This post was written by my colleague Emma Brown, and it first appeared on her Post blog, Virginia Schools Insider. Brown co-wrote a November Post story, with Lyndsey Layton, about the growing influence of K12 Inc. of Herndon, the country’s largest provider of full-time public virtual schools.

Brown also reported on her blog earlier this month that K12 chief executive Ronald J. Packard earned a total compensation package worth $5 million in fiscal 2011, according to an amended annual report filed with the Securities and Exchange Commission.

The Layton-Brown Post article, which is worth a read, predated a Dec. 12 take on K12 Inc. by The New York Times, which led to a 24 percent drop in the K12’s stock a week after the publication. While the Times’s story received national attention, Brown, in the following post, takes note of reports about the issue of virtual education that predated both the Times and the Post stories on K12. It shows the growing concern around the country about virtual education and quality and control issues arising from the growth of virtual education.

By Emma Brown

A recent story in The New York Times about Virginia-based K12 Inc., the largest operator of virtual schools in the country, was the latest in a recent spate of critical national news stories about virtual schools.

“Polls show that the public and parents are leery of cyber schools,” wrote the Fordham Institute’s Mike Petrilli, “and this kind of media attention (sure to be mimicked in local papers) will only make them more so.”

Leave aside, for a moment, the merit of the news stories. How about the notion that small newspapers follow meekly wherever the national media leads? In this case, that’s just plain wrong.

In the last seven weeks, Mother Jones, the Nation, the Wall Street Journal and we here at The Washington Post have all examined virtual schools in general and K12 in particular.

But local outlets and education trade publications were the first to raise questions about virtual schools’ cost and effectiveness.

In September, for example, a public radio station out of Greeley, Colo.., broadcast a piece about lax oversight of — and poor student performance at — virtual schools. That report, which focused on the K12-managed Colorado Virtual Academy, led the president of the Colorado senate to call for an emergency audit of the state’s virtual schools.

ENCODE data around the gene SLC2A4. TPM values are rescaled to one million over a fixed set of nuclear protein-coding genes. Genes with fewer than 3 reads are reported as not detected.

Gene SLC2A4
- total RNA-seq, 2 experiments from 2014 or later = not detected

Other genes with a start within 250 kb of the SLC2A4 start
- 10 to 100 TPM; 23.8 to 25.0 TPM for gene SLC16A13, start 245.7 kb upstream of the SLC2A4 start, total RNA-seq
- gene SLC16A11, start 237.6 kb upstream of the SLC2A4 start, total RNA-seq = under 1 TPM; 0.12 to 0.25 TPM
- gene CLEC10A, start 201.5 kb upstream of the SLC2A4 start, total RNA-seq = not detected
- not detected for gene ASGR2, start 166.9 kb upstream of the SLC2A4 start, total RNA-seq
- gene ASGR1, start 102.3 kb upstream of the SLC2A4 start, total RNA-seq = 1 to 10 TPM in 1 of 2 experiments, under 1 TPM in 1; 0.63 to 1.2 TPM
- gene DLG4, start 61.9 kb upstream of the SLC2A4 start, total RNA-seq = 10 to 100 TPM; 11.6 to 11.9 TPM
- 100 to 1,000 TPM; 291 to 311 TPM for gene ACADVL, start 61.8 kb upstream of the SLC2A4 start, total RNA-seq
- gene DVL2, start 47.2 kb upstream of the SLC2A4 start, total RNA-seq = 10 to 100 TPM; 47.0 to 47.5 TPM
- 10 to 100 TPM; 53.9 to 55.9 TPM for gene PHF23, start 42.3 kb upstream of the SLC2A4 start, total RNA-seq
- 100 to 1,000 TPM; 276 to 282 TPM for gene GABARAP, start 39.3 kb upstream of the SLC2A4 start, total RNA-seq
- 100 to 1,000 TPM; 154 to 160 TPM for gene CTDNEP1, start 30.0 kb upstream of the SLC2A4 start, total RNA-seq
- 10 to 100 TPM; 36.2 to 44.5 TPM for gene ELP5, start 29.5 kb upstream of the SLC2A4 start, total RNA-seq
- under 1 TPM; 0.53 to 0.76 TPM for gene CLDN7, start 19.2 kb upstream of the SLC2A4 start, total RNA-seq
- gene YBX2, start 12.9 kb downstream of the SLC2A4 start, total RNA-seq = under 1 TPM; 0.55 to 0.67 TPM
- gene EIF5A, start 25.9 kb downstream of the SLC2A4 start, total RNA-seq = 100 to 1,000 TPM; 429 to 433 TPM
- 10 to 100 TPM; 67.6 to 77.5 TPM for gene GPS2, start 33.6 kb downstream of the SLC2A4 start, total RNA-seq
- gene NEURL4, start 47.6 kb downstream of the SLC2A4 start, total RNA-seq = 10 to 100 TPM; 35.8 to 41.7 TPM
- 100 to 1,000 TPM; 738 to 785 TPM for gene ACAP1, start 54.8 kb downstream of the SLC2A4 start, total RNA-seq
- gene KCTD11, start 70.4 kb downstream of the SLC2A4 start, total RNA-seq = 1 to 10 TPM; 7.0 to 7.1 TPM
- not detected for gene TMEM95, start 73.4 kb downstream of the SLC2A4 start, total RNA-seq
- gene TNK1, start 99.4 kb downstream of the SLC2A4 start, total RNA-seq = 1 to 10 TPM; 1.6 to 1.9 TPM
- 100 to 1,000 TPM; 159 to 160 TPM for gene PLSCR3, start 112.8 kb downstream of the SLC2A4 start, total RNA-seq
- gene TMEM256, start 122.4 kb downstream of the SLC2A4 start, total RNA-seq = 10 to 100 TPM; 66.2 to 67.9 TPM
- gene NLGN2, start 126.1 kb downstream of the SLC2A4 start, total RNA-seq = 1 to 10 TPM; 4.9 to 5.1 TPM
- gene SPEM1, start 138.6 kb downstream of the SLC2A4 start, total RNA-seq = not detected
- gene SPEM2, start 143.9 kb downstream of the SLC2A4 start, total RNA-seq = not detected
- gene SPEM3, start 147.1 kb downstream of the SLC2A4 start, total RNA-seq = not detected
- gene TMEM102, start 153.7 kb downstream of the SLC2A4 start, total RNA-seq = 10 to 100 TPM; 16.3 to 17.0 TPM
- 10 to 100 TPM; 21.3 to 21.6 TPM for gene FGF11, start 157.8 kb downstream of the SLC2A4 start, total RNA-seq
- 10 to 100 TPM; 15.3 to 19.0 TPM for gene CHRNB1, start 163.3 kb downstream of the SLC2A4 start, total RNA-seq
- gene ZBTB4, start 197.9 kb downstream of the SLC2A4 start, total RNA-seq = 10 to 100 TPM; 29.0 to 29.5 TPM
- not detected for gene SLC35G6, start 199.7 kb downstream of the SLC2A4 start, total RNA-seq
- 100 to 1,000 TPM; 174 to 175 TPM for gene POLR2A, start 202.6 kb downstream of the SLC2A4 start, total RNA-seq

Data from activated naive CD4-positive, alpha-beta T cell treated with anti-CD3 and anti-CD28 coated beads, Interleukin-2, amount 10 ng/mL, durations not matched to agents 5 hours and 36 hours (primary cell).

Over the last six months in Tennessee, local news stories and opinion pieces — on network television and in the Knoxville News-Sentinel and the Memphis Commercial Appeal — raised concerns about the cost and quality of Tennessee’s first statewide virtual school, which opened this year and is managed by K12.

“More care must be taken to prevent public school systems from being milked,” read a November editorial in the Commercial Appeal.

“Where public funds are involved, legislators owe it to constituents to tread cautiously before leaping into new educational programs, no matter how promising they might sound.”

Last February, Idaho Statesman reporter Dan Popkey investigated political and financial connections between K12 and Idaho’s top education official, Tom Luna.

Luna — who plays golf with K12 chief executive Ron Packard — was elected with the help of contributions from K12 and other for-profit education technology companies, Popkey reported.

This year, Luna successfully pushed a controversial education reform package dubbed “Students Come First,” which mandated online courses as a graduation requirement and promised a laptop for every student.

And in 2008, Arizona blogger David Safier reported that K12 was outsourcing a critical teacher function — grading papers — to workers in India. The company later discontinued that practice.

I could go on, but you get the point. Local reporters in farflung places were paying attention to virtual schools long before folks in big cities took notice. And for that, they deserve a heap of credit.


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